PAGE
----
Two frameworks for understanding the Aramco IPO

A view shows the installation reconstructed after the attack at Saudi Aramco oil facility in Khurais, Saudi Arabia October 12, 2019. REUTERS/Maxim Shemetov

The recent announcement that the partial initial public offering (IPO) of Saudi Aramco is finally moving forward is either a cause for celebration or consternation, depending on your perspective. The IPO—which will proceed later this year with a 1–2 percent listing on Riyadh’s Tadawul exchange and with an additional listing on an international market next year—has been divisive among oil-market and Saudi watchers, particularly given the recent removal of Khalid Al-Falih as both Saudi minister of energy and chairman of Aramco.

The divergence in views comes from the way in which market players and analysts understand the IPO and the role of Aramco in the Saudi economy. There are two non-mutually exclusive frameworks through which to think about the Aramco IPO. The first frames the IPO as a way of generating more money for Saudi Arabia’s sovereign wealth fund, the Public Investment Fund (PIF), while the second frames the IPO as part of the effort to make Aramco even more like an international oil company (IOC).

Framework one: the IPO is a way of generating more money for the PIF

The IPO has the potential to raise a significant amount of money for the PIF. Saudi Crown Prince Mohamad Bin Salman (MBS)’s proposed $2 trillion valuation of Aramco would raise $100 billion for the PIF if 5 percent of the company is eventually listed, though many analysts suggest the valuation should be somewhere between $1 trillion to $1.5 trillion.

Raising more money for the PIF is a key pillar of MBS’ ambitious plan to diversify the economy away from crude oil revenue and pursue high-tech investments, build new cities, and generate tourism. Whether you think bringing more revenue to the PIF is a good or bad thing depends on how you think of the PIF.

Many consider the PIF to be the best way for Saudi Arabia to diversify its economy in a world with an uncertain future for oil demand. By selling shares of Aramco and moving the revenue to the PIF, Aramco investors share the oil risk while Saudi Arabia is able to build new industries as a hedge against this risk.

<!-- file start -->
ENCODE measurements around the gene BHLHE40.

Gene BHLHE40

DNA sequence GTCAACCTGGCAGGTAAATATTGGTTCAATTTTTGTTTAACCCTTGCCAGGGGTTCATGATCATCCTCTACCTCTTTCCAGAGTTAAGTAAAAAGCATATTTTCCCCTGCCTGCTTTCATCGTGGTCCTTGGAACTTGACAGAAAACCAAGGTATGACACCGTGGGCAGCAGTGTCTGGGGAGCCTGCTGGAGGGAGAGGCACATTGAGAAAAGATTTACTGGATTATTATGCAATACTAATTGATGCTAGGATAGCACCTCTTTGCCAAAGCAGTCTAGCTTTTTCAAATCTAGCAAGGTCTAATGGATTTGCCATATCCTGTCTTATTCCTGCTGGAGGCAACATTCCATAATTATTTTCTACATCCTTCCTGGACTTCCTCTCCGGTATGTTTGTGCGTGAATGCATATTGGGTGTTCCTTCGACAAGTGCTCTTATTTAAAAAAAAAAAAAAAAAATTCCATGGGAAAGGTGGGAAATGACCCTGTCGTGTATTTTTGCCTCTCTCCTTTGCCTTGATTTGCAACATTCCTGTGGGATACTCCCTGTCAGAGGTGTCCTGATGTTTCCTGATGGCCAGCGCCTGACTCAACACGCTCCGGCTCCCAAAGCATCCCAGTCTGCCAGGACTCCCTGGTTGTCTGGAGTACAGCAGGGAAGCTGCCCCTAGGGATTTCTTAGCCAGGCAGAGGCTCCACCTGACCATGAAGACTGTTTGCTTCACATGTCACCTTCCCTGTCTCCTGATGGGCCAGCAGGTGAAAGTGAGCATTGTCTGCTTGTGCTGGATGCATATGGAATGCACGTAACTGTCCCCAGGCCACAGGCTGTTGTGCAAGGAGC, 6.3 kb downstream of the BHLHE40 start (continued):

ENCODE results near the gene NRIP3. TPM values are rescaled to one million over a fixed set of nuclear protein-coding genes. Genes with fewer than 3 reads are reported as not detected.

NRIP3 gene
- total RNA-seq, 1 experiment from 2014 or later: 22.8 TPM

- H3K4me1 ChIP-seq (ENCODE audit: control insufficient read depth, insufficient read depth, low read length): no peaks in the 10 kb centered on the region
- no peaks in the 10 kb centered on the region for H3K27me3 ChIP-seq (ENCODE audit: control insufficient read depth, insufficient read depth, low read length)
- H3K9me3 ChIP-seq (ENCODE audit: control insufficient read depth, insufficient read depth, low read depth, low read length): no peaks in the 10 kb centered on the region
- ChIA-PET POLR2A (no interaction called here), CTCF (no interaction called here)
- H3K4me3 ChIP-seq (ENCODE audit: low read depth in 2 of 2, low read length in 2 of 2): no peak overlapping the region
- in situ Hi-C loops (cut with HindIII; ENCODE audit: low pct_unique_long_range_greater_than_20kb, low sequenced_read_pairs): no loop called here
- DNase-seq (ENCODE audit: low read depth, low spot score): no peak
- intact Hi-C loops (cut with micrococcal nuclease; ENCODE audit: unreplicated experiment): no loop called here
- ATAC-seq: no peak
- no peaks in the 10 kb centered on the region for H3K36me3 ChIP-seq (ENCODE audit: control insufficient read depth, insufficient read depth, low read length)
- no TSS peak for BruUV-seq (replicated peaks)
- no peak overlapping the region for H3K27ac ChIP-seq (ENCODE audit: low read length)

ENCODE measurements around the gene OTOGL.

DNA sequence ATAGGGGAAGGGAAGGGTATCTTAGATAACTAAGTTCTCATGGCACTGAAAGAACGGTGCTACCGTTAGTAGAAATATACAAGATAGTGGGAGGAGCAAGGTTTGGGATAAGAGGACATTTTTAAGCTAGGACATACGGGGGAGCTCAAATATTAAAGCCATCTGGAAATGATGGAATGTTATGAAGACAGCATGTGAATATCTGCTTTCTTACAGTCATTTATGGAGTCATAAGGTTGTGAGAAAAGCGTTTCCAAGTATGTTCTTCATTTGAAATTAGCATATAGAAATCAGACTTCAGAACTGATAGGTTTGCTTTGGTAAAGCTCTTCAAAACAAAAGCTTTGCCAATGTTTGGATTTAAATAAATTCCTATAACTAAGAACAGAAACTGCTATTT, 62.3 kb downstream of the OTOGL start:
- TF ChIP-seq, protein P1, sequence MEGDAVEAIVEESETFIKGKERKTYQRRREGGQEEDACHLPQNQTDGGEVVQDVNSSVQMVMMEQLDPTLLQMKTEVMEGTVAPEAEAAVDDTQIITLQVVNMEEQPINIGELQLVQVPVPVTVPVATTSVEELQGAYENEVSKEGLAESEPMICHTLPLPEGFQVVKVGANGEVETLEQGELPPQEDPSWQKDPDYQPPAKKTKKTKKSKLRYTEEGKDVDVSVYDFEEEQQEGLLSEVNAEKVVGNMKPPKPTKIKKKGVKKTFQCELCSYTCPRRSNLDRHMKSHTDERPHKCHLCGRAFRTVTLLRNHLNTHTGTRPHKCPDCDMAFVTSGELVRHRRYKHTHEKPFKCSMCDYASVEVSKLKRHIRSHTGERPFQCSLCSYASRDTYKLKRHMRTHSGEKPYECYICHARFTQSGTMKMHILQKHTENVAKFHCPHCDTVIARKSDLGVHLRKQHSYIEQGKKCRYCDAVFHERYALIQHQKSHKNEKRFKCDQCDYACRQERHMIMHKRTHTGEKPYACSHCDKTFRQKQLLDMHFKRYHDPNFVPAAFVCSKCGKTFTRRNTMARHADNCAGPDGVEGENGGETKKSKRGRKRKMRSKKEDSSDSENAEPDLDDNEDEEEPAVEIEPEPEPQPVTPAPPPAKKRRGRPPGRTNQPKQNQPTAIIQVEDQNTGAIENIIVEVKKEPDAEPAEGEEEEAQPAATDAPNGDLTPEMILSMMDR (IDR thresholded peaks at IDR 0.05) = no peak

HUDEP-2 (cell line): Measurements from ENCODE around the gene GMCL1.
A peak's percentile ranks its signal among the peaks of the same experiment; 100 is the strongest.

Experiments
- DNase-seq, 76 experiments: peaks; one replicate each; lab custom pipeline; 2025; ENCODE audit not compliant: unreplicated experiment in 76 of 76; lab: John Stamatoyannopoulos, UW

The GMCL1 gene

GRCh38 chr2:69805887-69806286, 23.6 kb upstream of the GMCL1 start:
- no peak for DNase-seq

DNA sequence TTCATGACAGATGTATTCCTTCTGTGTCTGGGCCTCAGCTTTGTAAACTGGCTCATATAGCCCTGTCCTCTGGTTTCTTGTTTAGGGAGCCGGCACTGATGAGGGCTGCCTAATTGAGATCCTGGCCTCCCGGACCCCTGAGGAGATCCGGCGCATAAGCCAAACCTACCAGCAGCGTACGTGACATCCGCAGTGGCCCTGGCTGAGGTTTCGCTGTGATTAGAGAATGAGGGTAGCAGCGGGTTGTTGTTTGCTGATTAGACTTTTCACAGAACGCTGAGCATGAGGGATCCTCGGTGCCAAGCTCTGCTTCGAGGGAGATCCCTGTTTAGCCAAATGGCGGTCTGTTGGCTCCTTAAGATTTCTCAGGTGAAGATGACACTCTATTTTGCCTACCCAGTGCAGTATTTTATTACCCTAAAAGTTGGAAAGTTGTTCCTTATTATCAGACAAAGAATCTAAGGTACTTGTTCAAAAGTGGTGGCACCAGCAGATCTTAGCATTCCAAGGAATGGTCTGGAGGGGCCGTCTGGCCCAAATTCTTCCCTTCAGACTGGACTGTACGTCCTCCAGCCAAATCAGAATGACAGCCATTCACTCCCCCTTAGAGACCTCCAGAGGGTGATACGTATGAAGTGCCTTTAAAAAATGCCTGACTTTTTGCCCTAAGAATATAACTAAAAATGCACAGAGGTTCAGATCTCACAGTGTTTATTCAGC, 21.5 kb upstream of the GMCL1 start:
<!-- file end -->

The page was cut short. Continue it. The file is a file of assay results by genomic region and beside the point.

However, others think that the PIF’s investments are poorly thought-out, and that the money generated by the IPO would essentially be thrown away. They point to the futuristic robot city NEOM as the prime example of a bad investment.

Al-Falih was reportedly fired for his intransigence on the IPO. Amidst MBS’ efforts to reshape the Saudi economy, Al-Falih was viewed by many outsiders as a stable hand capable of modernizing the company and pivoting it from a traditional, though large, national oil company to a much more ambitious IOC. He was also thought capable of maintaining Aramco’s relative independence from the Saudi state. His replacement as chairman of Aramco by PIF Governor Yasir Al-Rumayyan has made many question Aramco’s ability to remain independent.

Framework two: the IPO is part of the effort to make Aramco even more like an IOC

The IPO as a tool for helping Aramco become more like an IOC stands in contrast with Al-Falih’s resistance to the IPO, despite his desire to change the company. (Many in the group who support the IPO for these reasons would appreciate the IPO funding going to support Aramco’s global expansion plans and not to the PIF.) The IPO preparation required Aramco to become significantly more transparent, including releasing a 469-page bond prospectus earlier this year. International shareholders will increase accountability and reduce the risk of mission creep that we saw in the early part of this decade when the Kingdom’s leaders had Aramco building stadiums.

However, becoming more like an IOC has its downsides: the company will inevitably be more focused on quarterly returns and short-term profits and have less ability to do the big, long-term, countercyclical strategic planning that it can do now. Saudi Arabia’s role as the global swing producer and holder of spare capacity, its remarkable technical expertise (recently emphasized by its extraordinary recovery from the Abqaiq attacks), and its consistency over decades, may be put at risks by the demands of global financial markets.

Conclusion

Though some analysts are still speculating that the IPO might not ultimately move ahead, MBS seems intent on moving forward. While progress has been slow and there have been many setbacks—it is difficult to transform a large, complicated, opaque company into an investible asset—the history of steady progress and persistence, including firing globally-recognized Al-Falih for his intransigence on the IPO, should suggest to all observers that the IPO will happen.

The question remains how the plan will change Aramco and the Kingdom. This will perhaps be MBS’ most significant legacy: will he create a more modern, liberalized country, economy, and Aramco, or will the PIF prove a bust and Aramco fall victim to the demands of quarterly returns, turning it into just another large company, instead of the lynchpin of the global oil system?

Randolph Bell is director of the Atlantic Council Global Energy Center.

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